Schilling, Heinz: Confessional Europe
For marriage and the family, as well as generally for relations between the sexes, confessionalization had important long-term consequences.(31) The development of modern marriage is to a large degree the history of marriage and married life as the confessional churches shaped them. Here, too, despite theological differences, the functional equivalence of the three streams of confessionalization remains valid, because the chief problem everywhere was to liberate the making of marriages from the kinfolk and bring it into the public sphere, where it could be regulated, supervised, and documented. This normally involved an obligation to announce from the pulpit intentions to marry, the introduction of church weddings –at which the consent of the bridal couple and their parents or other relations before witnesses was required– and the registration of marriages in the parish registers kept by every parish priest and pastor.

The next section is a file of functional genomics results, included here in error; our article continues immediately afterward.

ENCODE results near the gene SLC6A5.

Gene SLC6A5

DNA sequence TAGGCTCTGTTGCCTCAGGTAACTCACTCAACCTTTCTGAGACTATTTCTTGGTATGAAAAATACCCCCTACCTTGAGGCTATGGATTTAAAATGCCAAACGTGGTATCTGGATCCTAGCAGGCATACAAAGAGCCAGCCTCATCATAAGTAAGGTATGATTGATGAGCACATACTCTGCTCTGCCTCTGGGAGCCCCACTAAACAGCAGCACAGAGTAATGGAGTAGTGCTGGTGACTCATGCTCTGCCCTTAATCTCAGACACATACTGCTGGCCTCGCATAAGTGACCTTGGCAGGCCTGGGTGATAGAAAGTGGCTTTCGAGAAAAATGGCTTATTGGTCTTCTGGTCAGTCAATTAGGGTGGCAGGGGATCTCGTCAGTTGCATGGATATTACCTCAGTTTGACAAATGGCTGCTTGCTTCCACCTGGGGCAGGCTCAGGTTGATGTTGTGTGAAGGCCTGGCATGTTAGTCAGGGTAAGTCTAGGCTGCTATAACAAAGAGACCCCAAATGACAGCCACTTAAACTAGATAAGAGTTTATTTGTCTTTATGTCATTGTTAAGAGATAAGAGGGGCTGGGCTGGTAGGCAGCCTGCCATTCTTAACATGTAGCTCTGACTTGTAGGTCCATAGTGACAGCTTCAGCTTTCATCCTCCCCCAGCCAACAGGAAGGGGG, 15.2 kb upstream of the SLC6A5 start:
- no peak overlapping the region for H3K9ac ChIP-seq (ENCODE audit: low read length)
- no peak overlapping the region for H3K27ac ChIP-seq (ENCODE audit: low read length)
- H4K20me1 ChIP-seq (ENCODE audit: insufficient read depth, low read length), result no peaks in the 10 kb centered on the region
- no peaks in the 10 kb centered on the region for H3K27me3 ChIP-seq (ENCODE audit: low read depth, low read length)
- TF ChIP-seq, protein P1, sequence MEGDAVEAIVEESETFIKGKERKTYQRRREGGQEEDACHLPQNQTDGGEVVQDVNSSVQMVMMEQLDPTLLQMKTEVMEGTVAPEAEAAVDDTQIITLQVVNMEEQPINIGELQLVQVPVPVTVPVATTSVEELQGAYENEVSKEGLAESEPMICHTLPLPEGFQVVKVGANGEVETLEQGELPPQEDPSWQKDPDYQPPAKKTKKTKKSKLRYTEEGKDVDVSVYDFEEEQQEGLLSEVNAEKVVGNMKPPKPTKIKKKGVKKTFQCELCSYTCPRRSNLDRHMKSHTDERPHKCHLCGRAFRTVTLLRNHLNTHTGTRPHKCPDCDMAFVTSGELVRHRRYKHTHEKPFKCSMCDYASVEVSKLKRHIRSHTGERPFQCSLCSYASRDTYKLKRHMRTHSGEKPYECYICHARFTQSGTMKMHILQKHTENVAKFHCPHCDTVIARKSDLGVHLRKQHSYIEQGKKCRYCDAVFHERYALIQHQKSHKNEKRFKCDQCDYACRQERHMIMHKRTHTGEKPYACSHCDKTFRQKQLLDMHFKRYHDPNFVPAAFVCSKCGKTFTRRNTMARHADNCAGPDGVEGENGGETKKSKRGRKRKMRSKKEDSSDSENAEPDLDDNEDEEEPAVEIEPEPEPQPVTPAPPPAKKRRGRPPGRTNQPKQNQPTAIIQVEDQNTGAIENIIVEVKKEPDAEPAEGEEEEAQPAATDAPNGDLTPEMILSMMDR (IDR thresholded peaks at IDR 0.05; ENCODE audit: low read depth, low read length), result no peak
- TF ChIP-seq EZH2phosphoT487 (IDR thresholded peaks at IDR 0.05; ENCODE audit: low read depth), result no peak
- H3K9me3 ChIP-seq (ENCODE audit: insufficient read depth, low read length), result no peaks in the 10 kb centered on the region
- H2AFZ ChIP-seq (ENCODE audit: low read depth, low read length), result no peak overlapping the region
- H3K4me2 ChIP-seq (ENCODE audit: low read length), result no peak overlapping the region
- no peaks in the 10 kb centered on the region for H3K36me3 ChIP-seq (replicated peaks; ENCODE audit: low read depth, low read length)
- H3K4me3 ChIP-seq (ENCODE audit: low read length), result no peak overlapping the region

In the two Protestant churches marriage was “a worldly matter”, both based on the promises of the spouses and bound by the norms of Christian fidelity, honesty, and responsibility to one’s neighbor. The confirmation of Catholic marriage as a sacrament by the Council of Treent, by contrast, in principle excluded a secularization of marriage. It also affirmed the Catholic Church’s primary responsibility for marriage affairs and its autonomy vis-a vis the state, which the Protestants, having denied the sacramental character of marriage, could not claim. Still, as the Protestant confessions did not dare to draw the practical consequences from their desacralization of marriage in principle –relinquishing marriage and the family entirely to the state– in practice the role of religion remained primary in the Protestant lands as well. The only exceptions were the Dutch Republic and, for a time, England, where a free civil marriage was temporarily introduced respectively at the end of the sixteenth century and in the mid-seventeenth century. On the other side, the sacramental marriage bond of Tridentine Catholicism was in reality no more stable than the secular vows taken by Protestant partners, the respecting of which was strictly policed by the Calvinist presbyteries and the Lutheran consistories. It is indeed quite possible that a quantitative comparison between the annulment decrees of episcopal tribunals and the Roman Rota, on the other hand, and the Protestant divorce decrees (with which especially the Lutherans were quite stingy), would show that the secular vow as the basis of Protestant marriage was in practice more stable than the sacramental marriage of Catholicism. (32)